Geneva, 19 May 2019 (PAHO) - Noncommunicable diseases (NCDs) such as cardiovascular and respiratory disease, cancer, and diabetes, are the leading cause of death in the world. However, according to Carissa F. Etienne, Director of the Pan American Health Organization (PAHO), communicating effectively about them is a significant challenge.
“NCDs are the plague of our time”
At “Communicating Impact: Lessons for Raising the Profile of NCDs”, a side event organized by Bloomberg Philanthropies and the World Health Organization (WHO) and held the day before the official start of the 72nd World Health Assembly, NGO journalists and communicators discussed how the public health community can address how to talk about a group of chronic conditions that cause seven out of every ten deaths in the world.
“NCDs are the plague of our time,” Etienne said. “We must keep the messages simple and effective, and invest more in communication,” she said. “If we want to successfully reverse the catastrophe that NCDs are causing, we need a massive social movement, nothing less.”
The PAHO Director showed the video on noncommunicable diseases produced by Michael Bloomberg, the former mayor of New York and WHO Ambassador for NCDs and Injuries. In the video, Bloomberg and a group of people clearly explain what NCDs are and why they matter.
“NCD stands for ‘noncommunicable disease.’ It’s something you can’t catch; you get it from something else. Obesity, heart and respiratory problems, diabetes, cancer; those things don’t come from somebody else, they come from things acting on you or that you develop in your body: an unhealthy diet, pollution in the air, smoking, these are things we can do something about, and so government really can help people prevent these noncommunicable diseases,” Bloomberg explains in the video.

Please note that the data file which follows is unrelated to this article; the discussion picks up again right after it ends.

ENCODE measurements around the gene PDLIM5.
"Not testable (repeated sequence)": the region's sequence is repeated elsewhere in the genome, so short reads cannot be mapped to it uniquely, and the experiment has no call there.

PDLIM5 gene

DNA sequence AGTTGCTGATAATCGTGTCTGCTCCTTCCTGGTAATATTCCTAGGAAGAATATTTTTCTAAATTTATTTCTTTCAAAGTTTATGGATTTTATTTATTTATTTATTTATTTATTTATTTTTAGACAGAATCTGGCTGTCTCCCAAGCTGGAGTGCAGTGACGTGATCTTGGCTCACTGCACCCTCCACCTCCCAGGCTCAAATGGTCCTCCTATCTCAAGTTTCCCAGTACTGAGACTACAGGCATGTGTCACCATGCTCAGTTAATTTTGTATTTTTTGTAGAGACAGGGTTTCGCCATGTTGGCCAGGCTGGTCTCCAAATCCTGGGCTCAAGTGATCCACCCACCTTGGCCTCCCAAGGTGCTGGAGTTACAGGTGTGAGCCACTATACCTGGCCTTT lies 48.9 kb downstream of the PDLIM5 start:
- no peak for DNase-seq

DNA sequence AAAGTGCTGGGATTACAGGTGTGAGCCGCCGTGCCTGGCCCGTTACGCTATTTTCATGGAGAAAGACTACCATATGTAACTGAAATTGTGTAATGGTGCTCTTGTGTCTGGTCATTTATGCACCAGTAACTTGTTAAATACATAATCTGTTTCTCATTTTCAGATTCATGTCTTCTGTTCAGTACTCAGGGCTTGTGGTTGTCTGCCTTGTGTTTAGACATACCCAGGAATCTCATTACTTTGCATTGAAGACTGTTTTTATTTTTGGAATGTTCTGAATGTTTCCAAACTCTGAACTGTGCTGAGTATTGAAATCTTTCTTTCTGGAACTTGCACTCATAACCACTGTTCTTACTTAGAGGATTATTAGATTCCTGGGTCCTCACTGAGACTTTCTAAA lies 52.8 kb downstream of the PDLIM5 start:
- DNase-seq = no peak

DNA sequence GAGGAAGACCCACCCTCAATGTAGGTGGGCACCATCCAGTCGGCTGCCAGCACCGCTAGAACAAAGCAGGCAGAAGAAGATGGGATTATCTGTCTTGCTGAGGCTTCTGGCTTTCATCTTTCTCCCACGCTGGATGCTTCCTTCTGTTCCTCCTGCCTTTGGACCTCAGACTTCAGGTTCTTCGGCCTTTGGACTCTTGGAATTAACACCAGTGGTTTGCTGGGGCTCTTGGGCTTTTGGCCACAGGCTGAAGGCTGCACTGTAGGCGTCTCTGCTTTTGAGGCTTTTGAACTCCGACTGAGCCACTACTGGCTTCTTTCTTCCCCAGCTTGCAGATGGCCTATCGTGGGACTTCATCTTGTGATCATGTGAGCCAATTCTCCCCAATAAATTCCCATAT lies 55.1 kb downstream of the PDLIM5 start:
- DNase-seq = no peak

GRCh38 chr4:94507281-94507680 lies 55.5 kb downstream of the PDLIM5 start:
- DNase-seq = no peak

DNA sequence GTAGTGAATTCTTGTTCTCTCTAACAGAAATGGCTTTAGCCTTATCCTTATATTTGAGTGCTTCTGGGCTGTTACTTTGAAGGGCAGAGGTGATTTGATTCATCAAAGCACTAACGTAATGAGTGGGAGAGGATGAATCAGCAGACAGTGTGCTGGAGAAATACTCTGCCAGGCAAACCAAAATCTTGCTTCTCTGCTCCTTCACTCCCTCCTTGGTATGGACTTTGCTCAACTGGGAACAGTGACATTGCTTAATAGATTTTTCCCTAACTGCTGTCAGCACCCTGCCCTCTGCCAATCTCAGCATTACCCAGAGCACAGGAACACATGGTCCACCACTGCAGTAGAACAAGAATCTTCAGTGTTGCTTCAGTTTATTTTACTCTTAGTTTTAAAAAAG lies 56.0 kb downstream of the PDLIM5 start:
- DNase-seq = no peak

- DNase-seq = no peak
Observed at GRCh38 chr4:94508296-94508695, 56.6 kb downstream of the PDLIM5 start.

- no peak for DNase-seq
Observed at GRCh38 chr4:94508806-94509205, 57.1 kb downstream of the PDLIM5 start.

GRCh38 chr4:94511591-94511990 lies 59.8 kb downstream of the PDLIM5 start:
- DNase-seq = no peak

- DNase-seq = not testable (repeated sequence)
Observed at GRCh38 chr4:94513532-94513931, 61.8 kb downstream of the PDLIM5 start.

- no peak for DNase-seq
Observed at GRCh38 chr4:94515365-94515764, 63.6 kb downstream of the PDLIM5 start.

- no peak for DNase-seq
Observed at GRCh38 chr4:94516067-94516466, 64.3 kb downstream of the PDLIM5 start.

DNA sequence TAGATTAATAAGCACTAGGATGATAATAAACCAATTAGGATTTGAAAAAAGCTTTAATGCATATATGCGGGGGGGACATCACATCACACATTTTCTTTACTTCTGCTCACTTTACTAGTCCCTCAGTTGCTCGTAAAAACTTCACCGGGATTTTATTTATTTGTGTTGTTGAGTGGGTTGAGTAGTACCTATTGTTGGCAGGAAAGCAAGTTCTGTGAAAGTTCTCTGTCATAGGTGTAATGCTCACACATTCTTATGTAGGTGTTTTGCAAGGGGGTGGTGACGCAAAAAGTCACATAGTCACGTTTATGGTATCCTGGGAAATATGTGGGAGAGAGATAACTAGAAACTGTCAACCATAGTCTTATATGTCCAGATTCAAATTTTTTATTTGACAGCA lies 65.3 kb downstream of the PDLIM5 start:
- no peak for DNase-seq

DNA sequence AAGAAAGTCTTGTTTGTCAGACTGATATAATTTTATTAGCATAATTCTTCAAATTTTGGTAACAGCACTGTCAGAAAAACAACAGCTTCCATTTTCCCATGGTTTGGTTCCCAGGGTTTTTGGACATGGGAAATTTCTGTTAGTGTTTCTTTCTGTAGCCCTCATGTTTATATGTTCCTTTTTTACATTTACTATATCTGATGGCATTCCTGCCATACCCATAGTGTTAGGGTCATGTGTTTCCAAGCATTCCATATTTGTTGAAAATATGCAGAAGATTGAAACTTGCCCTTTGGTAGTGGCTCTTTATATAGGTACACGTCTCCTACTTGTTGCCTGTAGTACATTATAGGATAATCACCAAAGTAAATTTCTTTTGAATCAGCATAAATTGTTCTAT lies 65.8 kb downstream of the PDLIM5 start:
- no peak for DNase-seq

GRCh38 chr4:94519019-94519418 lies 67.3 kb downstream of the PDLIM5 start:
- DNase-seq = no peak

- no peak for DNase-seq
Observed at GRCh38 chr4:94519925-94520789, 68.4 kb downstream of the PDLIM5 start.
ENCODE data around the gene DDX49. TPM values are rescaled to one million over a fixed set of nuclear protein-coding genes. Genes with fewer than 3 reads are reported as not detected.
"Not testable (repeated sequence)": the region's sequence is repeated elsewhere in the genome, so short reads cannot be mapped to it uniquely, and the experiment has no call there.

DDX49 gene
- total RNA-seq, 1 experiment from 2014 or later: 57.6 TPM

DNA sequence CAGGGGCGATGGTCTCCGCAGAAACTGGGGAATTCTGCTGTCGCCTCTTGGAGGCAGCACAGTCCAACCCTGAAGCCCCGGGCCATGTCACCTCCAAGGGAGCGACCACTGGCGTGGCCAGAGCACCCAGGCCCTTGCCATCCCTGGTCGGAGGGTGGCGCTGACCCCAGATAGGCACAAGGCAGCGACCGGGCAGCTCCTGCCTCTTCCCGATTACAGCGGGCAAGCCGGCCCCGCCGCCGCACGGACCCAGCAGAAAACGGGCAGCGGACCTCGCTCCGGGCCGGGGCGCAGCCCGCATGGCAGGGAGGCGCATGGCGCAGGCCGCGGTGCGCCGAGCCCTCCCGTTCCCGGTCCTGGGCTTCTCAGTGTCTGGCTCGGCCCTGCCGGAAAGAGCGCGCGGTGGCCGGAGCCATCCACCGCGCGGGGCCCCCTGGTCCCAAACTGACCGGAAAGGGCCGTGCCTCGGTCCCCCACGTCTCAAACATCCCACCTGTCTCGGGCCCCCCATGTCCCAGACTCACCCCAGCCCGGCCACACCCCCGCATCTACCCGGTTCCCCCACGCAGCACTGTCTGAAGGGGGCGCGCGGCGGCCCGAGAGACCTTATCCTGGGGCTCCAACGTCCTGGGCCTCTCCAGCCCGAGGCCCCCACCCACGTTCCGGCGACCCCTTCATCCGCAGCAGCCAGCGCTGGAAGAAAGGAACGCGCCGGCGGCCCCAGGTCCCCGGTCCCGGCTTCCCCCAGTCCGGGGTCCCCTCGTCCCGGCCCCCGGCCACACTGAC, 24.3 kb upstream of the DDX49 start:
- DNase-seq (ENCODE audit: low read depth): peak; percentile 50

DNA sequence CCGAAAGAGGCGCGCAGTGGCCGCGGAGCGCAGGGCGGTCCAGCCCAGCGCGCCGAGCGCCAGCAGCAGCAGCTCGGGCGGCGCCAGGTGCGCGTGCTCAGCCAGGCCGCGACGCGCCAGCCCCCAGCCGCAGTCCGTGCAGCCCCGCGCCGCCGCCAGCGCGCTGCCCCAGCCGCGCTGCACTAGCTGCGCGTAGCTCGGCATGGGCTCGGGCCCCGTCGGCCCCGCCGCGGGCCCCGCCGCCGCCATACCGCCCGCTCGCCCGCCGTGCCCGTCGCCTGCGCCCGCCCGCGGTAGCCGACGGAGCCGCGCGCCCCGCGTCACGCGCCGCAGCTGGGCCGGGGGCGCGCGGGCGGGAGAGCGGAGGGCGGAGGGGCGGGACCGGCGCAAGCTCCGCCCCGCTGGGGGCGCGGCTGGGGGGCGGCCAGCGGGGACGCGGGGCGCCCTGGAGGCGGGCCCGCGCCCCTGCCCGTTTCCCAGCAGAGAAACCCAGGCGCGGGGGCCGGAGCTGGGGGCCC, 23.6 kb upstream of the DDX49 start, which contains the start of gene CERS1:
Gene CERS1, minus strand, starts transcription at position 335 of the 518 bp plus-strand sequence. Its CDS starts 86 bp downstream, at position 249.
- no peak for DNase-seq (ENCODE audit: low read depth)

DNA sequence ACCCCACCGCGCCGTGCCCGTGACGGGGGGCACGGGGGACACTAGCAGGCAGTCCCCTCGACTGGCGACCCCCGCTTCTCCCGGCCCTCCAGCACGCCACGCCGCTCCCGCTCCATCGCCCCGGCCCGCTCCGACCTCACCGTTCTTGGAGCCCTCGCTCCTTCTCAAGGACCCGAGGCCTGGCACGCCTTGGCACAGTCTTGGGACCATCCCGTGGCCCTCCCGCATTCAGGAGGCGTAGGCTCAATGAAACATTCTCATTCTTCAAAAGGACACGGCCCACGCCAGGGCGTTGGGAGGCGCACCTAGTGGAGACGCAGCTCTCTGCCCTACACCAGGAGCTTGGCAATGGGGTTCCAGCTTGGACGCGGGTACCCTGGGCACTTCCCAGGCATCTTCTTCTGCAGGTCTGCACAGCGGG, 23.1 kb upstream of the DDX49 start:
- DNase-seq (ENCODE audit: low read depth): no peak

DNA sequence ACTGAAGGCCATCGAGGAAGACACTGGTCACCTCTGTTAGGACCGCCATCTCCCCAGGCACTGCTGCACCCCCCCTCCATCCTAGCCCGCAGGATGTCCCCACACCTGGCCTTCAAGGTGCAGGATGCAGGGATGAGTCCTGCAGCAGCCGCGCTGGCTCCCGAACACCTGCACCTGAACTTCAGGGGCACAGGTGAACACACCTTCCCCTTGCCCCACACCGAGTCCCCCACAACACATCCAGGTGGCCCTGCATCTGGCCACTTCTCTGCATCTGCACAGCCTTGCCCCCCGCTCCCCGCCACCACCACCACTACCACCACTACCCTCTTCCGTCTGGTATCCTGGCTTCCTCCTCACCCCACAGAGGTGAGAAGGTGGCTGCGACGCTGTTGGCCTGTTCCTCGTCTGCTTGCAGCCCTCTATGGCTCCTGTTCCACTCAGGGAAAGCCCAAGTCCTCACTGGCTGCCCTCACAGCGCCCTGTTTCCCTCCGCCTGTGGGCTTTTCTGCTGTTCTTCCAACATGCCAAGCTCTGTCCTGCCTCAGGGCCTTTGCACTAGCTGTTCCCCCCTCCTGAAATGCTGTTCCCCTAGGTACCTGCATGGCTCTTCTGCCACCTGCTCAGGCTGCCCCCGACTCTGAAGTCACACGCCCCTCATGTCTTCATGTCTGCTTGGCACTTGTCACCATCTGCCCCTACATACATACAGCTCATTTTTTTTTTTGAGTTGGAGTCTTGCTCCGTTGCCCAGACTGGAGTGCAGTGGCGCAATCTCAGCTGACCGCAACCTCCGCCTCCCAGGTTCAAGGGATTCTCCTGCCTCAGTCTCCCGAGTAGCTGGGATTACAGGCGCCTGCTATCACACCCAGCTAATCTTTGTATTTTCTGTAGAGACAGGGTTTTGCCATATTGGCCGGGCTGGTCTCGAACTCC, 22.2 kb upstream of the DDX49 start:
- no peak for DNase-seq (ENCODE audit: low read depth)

WHO recommends that countries develop sound legislation and fiscal measures to protect people from tobacco, unhealthy foods, and other harmful products, through measures such as limiting advertising on alcoholic beverages, banning smoking in certain places, and taxing sugary beverages.
Also on the panel were Jamie Drummond, co-founder of One Campaign, an organization that works to end poverty and preventable diseases, Joshua Blumenfeld, Director of Global Policy and Advocacy at Malaria No More, and Marlowe Hood, environment and science correspondent for Agence France-Press (AFP). The panelists all agreed on the need to take advantage of what they called “collective action moments”, such as 2020, when there will be only 10 years left to achieve the Sustainable Development Goals (SDGs), which may spur action and strengthen commitment. They also recommended not complicating health issues, using simple language, investing in human talent in the area of communication, and avoiding the use of acronyms in order to reach people more easily.
Bloomberg Philanthropies works with governments and cities around the world to implement proven policies and programs that help reduce deaths from NCDs.